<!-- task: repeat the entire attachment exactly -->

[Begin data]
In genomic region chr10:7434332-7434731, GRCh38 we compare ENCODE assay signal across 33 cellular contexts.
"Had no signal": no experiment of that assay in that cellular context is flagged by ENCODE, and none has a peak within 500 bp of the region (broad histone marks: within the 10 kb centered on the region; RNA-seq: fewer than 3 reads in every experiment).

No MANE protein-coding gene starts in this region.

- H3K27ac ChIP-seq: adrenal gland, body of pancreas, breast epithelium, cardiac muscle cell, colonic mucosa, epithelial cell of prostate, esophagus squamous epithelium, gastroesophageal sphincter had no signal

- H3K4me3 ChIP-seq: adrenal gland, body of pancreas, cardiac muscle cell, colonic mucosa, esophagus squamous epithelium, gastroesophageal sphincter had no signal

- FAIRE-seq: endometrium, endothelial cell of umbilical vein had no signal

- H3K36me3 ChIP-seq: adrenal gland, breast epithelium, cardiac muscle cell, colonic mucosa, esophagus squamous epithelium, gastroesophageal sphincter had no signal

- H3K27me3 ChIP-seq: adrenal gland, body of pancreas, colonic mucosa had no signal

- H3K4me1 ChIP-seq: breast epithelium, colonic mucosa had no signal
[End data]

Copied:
In genomic region chr10:7434332-7434731, GRCh38 we compare ENCODE assay signal across 33 cellular contexts.
"Had no signal": no experiment of that assay in that cellular context is flagged by ENCODE, and none has a peak within 500 bp of the region (broad histone marks: within the 10 kb centered on the region; RNA-seq: fewer than 3 reads in every experiment).

No MANE protein-coding gene starts in this region.

- H3K27ac ChIP-seq: adrenal gland, body of pancreas, breast epithelium, cardiac muscle cell, colonic mucosa, epithelial cell of prostate, esophagus squamous epithelium, gastroesophageal sphincter had no signal

- H3K4me3 ChIP-seq: adrenal gland, body of pancreas, cardiac muscle cell, colonic mucosa, esophagus squamous epithelium, gastroesophageal sphincter had no signal

- FAIRE-seq: endometrium, endothelial cell of umbilical vein had no signal

- H3K36me3 ChIP-seq: adrenal gland, breast epithelium, cardiac muscle cell, colonic mucosa, esophagus squamous epithelium, gastroesophageal sphincter had no signal

- H3K27me3 ChIP-seq: adrenal gland, body of pancreas, colonic mucosa had no signal

- H3K4me1 ChIP-seq: breast epithelium, colonic mucosa had no signal